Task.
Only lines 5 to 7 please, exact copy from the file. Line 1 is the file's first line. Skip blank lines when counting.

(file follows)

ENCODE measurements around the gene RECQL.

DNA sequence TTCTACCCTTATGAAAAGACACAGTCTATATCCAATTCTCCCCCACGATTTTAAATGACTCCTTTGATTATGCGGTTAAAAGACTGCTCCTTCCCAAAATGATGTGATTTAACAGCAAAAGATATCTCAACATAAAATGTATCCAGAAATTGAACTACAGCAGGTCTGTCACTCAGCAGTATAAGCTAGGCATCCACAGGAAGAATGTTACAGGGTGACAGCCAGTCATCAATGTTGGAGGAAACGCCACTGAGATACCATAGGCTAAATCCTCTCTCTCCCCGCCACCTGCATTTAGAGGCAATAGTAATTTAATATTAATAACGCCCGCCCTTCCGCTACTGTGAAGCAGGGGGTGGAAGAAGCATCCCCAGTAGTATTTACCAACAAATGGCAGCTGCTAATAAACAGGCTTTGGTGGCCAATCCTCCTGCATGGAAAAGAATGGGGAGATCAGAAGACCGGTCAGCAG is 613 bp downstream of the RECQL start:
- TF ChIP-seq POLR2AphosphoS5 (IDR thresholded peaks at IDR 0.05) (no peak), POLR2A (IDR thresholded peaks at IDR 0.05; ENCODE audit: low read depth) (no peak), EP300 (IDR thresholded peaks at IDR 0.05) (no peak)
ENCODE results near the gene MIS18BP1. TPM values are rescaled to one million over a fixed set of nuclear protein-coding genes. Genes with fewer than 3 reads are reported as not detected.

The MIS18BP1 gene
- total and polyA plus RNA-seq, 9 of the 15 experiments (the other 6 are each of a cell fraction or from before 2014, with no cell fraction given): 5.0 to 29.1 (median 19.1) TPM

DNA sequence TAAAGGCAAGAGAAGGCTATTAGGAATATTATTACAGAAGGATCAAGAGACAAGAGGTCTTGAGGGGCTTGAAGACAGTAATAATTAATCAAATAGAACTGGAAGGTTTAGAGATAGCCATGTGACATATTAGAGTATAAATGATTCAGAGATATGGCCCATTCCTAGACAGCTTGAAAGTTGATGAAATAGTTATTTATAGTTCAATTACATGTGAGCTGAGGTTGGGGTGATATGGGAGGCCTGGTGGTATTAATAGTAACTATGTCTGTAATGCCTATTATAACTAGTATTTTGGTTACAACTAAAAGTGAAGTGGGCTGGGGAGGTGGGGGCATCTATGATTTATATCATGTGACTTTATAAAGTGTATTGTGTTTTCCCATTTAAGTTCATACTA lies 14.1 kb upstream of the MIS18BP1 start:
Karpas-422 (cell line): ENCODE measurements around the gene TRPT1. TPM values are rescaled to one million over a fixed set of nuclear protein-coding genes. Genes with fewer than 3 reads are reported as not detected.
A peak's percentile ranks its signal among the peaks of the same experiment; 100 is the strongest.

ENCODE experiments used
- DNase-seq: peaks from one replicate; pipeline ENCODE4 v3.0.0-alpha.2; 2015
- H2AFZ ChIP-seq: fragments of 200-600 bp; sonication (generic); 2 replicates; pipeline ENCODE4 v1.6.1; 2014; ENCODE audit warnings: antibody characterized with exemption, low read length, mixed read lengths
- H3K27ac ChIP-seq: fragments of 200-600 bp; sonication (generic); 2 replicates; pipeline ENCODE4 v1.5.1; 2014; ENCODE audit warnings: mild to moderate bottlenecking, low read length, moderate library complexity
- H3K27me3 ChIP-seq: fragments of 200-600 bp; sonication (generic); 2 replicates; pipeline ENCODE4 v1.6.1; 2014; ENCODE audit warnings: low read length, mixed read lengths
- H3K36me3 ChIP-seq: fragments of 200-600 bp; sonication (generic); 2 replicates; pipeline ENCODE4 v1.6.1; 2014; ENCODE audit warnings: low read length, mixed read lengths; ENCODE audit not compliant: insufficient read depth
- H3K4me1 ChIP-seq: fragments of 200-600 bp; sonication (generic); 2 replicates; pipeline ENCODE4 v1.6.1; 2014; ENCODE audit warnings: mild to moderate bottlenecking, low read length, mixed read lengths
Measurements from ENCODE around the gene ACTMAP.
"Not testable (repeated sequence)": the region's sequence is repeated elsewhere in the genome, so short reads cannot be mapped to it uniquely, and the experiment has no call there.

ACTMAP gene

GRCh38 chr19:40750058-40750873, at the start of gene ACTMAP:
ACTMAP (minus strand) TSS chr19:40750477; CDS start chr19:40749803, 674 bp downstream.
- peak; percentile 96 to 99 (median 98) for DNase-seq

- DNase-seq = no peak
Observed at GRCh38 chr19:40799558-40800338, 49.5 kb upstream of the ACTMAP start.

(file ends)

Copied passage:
The MIS18BP1 gene
- total and polyA plus RNA-seq, 9 of the 15 experiments (the other 6 are each of a cell fraction or from before 2014, with no cell fraction given): 5.0 to 29.1 (median 19.1) TPM

DNA sequence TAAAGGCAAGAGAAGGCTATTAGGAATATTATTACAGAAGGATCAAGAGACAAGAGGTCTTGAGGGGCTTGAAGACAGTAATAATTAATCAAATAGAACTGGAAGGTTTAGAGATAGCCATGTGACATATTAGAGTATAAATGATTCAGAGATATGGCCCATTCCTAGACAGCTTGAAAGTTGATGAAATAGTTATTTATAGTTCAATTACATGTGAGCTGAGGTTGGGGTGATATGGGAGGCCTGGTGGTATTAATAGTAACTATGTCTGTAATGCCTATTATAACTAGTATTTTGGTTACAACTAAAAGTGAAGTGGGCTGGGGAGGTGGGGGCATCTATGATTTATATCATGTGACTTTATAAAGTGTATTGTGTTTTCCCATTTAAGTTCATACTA lies 14.1 kb upstream of the MIS18BP1 start: